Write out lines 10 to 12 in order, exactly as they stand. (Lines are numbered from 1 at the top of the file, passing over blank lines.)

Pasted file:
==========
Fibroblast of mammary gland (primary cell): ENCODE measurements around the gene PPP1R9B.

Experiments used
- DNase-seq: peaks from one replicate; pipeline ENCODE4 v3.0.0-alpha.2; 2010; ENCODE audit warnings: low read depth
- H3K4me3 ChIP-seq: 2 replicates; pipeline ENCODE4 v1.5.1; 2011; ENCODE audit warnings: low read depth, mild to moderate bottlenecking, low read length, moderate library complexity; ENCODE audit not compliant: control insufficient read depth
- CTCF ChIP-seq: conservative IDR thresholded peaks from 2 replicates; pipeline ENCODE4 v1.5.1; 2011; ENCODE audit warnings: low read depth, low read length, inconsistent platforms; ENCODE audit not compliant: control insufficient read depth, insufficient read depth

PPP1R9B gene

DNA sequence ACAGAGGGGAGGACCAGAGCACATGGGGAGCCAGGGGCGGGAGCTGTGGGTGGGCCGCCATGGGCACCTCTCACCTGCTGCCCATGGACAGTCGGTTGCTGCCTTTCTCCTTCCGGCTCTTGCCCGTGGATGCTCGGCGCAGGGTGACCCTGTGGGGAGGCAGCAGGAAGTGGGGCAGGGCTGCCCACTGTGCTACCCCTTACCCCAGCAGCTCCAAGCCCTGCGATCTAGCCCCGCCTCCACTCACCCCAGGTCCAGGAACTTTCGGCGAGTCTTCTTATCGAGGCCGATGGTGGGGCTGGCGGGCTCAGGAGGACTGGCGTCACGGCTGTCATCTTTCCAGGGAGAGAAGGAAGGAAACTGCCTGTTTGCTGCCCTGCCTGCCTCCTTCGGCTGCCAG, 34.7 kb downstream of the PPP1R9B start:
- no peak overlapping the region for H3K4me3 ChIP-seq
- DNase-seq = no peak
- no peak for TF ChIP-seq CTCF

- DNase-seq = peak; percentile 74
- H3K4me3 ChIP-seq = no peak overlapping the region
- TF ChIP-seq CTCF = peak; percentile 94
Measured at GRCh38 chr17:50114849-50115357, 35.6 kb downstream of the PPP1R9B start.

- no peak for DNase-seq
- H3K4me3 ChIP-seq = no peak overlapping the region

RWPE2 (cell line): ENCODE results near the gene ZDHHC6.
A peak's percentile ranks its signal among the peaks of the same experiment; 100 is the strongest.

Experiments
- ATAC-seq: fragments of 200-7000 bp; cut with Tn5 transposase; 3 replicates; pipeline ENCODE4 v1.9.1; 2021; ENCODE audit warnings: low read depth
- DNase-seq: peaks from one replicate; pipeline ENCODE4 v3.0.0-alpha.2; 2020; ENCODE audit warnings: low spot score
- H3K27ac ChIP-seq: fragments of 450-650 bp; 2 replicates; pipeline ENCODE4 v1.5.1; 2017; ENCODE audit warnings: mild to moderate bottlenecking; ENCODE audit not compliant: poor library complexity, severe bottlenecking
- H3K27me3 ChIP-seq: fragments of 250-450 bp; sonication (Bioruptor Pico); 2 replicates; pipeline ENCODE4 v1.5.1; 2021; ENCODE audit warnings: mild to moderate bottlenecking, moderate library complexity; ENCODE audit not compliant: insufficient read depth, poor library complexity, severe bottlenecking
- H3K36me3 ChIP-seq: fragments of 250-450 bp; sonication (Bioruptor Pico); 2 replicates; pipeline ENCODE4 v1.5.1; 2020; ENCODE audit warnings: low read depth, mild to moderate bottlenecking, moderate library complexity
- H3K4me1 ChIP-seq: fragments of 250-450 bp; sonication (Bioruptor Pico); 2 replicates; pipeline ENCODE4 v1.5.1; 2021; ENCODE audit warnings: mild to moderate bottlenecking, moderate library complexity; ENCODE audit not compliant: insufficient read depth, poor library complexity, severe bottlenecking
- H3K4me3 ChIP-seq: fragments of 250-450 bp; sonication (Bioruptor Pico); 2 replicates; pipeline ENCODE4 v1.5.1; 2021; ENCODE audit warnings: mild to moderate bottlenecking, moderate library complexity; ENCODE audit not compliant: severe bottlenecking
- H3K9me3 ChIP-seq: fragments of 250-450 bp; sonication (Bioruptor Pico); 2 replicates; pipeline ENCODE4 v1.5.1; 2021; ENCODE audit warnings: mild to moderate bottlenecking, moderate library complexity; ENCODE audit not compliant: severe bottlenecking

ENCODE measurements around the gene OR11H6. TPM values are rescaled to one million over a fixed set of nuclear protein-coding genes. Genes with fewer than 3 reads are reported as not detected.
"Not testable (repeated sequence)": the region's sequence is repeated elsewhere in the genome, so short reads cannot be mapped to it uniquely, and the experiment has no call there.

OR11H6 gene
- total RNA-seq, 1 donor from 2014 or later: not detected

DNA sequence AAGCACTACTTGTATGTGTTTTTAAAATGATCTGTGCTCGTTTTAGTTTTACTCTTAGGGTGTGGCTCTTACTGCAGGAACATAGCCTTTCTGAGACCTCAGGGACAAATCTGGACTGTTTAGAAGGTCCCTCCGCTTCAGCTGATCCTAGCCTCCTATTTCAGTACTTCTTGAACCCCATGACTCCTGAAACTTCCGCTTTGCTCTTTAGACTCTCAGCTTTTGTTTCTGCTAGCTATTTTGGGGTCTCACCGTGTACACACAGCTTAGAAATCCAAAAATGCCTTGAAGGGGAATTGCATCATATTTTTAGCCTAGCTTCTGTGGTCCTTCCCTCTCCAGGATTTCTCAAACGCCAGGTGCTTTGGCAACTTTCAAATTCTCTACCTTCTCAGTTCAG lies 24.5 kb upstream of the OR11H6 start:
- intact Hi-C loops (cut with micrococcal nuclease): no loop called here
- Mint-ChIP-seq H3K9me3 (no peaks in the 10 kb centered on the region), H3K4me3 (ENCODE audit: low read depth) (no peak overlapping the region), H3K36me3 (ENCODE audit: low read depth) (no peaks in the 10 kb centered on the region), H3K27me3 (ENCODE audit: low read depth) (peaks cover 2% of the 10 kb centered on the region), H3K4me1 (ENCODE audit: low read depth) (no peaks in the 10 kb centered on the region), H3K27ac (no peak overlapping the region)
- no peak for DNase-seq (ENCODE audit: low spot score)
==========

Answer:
- no peak for TF ChIP-seq CTCF

- DNase-seq = peak; percentile 74
- H3K4me3 ChIP-seq = no peak overlapping the region